Luck is what happens when preparation meets opportunity.
Attributed to the first-century Roman philosopher Seneca, the sentiment applies well to the ways in which Baltimore began to pre-position itself, long before COVID-19, for the “new economy” of goods moving directly, and swiftly, from producers to consumers.
“Today, as we sit here post-COVID, or almost post-COVID, we’ve realized the importance of supply chains in our everyday lives,” says Aaron Tomarchio, executive vice president for corporate affairs of 3,200-acre (1,295-hectare) Tradepoint Atlantic, Baltimore’s signature logistics development. Officially launched with the opening of a FedEx distribution center in 2017, Tradepoint Atlantic, swiftly at 60% buildout, already supports some 10,000 jobs at the site of an iconic former Bethlehem Steel mill.
“More investments into improving our nation’s supply chain are coming,” Tomarchio tells Site Selection, “and being here in the Mid-Atlantic, Baltimore is certainly poised to take advantage of that.”
Just as television ratings are all about attracting eyeballs, the fundamental precept of e-commerce is to agglomerate as many goods as possible as close as possible to as many human heartbeats as possible for rapid distribution among them. In that sense, northern Maryland occupies a prime spot along the southern link of the I-95 corridor stretching from Washington, D.C. to New York.
That advantage has drawn the attention of Kansas City-based NorthPoint Development, the No. 1 industrial developer in the U.S. for the past five years, as named by Real Capital Analytics. NorthPoint is involved in distribution-related projects in Baltimore and Hagerstown, with more in the planning stages.
“We look very closely at timetables, people within a given truck drive,” says Jed Momot, NorthPoint’s chief strategy officer. “In the area between Baltimore and Philly, there are approximately 30 million people within that three-hour haul. That’s same-day delivery. And then within the one-day truck drive, you’re probably reaching 40% of the U.S. population. Northern Maryland is right in the sweet spot.”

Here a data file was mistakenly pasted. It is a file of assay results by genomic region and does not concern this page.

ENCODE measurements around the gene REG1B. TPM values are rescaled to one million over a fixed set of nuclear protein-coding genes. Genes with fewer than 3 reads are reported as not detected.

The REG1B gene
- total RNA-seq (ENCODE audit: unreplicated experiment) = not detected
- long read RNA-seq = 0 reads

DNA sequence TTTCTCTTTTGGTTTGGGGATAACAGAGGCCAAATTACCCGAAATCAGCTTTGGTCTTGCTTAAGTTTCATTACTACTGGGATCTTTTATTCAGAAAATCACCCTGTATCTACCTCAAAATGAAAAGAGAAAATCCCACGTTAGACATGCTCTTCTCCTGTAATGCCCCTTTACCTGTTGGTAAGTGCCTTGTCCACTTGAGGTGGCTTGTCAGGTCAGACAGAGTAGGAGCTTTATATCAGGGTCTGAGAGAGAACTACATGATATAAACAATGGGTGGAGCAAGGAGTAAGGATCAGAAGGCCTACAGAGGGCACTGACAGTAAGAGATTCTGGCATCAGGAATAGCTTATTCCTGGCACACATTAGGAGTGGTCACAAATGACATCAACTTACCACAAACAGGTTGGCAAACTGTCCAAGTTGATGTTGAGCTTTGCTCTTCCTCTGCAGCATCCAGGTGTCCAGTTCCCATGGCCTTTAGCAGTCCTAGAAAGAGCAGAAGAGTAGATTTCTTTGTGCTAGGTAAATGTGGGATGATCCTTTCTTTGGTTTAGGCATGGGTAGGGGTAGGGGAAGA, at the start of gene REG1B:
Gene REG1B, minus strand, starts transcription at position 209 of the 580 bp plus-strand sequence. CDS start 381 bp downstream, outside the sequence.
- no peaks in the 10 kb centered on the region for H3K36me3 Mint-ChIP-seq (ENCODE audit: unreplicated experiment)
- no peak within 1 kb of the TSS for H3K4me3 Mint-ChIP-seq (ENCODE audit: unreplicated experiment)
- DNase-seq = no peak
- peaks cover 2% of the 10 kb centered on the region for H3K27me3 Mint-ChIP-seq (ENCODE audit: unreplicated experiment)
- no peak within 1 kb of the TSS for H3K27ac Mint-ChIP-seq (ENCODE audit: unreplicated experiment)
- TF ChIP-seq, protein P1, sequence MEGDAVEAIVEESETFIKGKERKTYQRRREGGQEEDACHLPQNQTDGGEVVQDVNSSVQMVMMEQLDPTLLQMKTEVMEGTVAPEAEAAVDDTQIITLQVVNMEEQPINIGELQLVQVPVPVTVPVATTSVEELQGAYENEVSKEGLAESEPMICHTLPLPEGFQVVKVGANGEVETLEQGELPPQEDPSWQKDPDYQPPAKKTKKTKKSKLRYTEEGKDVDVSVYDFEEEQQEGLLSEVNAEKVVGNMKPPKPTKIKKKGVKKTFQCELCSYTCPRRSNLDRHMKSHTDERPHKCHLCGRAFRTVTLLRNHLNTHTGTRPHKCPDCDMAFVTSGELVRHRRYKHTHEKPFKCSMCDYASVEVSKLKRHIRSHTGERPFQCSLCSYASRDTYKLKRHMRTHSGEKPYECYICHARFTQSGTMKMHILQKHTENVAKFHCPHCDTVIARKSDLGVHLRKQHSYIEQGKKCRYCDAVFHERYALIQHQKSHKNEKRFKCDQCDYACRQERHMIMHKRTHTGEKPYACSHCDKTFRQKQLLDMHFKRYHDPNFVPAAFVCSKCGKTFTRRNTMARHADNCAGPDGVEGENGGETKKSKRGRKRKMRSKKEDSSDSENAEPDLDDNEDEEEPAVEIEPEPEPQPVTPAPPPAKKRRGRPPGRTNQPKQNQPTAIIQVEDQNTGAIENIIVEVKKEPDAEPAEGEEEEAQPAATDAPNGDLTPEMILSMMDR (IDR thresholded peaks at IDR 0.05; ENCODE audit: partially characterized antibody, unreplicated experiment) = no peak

Maryland, believes Momot, benefits from the notion that the farther north one goes along that prized eastern corridor, the harder it is to do business.
“In New Jersey and New York, it is extremely hard to get deals done,” he tells Site Selection. “So, things continue to outflow from there. Maryland will win a lot of these projects not only because you can reach so many people via the I-95 corridor, but because they tend to be development and business friendly. We are looking to invest more in Maryland, for sure.”
From Steel Mill to Logistics Powerhouse
The sheer scope of Tradepoint Atlantic, on the southern end of the Patapsco River as it opens into Chesapeake Bay, mirrors Maryland’s ambitions. Incentives supporting the project reflect the state government’s early recognition of opportunities presented by investments in e-commerce, especially given Maryland’s privileged location.
“We had Republicans and Democrats — federal, state and local levels of government collectively saying, ‘we want to re-envision the Bethlehem steel mill.’ So, in about seven years, we’ve been able to turn a contaminated former steel mill into a site now that’s employing 10,000 people,” says Tomarchio. “Not many jurisdictions can say that. I think it’s emblematic of what can happen if we collectively come together and decide that if we can muster the will to do something, we can make it happen.”